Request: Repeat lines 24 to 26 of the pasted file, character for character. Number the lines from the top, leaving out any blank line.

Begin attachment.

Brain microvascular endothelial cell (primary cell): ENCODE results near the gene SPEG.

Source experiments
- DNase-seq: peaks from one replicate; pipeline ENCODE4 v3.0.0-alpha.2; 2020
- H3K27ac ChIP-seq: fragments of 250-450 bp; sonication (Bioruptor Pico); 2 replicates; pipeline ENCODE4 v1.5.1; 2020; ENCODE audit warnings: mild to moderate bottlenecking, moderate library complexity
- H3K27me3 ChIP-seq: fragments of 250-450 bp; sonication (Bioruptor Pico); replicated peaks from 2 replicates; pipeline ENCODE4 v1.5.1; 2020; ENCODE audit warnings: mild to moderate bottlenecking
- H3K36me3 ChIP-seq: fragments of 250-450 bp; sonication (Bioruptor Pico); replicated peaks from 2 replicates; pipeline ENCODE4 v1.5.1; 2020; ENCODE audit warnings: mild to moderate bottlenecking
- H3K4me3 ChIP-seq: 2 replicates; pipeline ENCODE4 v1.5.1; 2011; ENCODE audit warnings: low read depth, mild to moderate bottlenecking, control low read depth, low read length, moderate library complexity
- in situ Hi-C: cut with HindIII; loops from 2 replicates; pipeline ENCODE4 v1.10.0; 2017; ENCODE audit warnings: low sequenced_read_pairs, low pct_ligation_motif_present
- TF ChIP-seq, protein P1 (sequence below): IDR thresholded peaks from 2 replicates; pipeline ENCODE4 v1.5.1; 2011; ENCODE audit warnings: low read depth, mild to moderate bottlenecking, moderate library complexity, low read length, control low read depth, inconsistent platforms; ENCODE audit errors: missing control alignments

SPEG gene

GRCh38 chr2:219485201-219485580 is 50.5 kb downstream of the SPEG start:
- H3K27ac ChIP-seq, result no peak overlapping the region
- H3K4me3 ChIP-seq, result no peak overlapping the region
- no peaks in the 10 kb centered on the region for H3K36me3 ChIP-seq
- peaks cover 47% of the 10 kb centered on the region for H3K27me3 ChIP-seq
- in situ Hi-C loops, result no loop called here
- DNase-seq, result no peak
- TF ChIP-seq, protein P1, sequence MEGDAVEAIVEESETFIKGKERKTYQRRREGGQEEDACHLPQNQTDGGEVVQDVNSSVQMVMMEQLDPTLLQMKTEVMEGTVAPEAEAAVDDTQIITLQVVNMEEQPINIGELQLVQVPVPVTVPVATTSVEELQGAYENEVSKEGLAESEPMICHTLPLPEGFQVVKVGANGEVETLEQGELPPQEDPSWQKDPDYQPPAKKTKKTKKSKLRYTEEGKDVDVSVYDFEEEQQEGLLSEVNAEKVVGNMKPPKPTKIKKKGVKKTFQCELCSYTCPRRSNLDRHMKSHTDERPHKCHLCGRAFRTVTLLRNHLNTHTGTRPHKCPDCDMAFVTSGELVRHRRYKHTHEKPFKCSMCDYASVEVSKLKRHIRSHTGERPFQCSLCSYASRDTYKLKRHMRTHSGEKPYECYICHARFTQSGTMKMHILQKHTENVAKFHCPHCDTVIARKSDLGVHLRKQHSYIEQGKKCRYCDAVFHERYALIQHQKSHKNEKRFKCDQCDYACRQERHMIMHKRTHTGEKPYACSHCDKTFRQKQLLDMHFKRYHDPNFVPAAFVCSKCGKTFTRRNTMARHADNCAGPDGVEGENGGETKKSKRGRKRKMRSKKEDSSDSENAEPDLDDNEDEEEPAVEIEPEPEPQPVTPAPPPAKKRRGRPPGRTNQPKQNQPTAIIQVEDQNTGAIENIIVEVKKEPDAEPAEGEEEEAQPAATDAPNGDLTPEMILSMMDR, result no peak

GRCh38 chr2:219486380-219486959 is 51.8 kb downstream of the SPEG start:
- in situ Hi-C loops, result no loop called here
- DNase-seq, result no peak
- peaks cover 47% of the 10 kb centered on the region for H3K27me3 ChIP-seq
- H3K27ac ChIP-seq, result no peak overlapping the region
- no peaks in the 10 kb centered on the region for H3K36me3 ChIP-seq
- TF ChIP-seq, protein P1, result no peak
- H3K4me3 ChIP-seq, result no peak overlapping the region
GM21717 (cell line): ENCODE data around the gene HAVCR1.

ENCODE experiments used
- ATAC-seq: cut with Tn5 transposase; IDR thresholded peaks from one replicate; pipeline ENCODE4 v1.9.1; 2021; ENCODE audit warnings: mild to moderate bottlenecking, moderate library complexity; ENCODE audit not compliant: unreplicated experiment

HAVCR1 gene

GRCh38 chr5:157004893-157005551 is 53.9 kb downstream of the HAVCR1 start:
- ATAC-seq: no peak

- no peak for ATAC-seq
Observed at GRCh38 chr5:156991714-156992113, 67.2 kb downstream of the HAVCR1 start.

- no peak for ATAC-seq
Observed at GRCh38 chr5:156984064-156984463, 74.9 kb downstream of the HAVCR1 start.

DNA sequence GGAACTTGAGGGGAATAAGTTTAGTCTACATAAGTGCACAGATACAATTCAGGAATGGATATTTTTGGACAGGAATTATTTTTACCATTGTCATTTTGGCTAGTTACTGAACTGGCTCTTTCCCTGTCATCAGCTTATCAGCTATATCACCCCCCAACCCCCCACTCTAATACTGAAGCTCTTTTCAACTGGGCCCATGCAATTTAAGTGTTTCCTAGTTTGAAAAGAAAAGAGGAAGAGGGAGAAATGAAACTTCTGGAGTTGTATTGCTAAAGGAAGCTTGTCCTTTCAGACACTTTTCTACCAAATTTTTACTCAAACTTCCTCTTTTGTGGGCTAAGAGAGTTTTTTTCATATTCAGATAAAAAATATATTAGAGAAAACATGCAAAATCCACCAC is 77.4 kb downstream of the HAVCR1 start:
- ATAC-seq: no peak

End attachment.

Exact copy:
- no peaks in the 10 kb centered on the region for H3K36me3 ChIP-seq
- TF ChIP-seq, protein P1, result no peak
- H3K4me3 ChIP-seq, result no peak overlapping the region